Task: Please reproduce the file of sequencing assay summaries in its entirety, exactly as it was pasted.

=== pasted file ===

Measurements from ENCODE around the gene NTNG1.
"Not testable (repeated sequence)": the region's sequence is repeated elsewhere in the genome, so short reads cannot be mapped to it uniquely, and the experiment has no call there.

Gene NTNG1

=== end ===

Measurements from ENCODE around the gene NTNG1.
"Not testable (repeated sequence)": the region's sequence is repeated elsewhere in the genome, so short reads cannot be mapped to it uniquely, and the experiment has no call there.

Gene NTNG1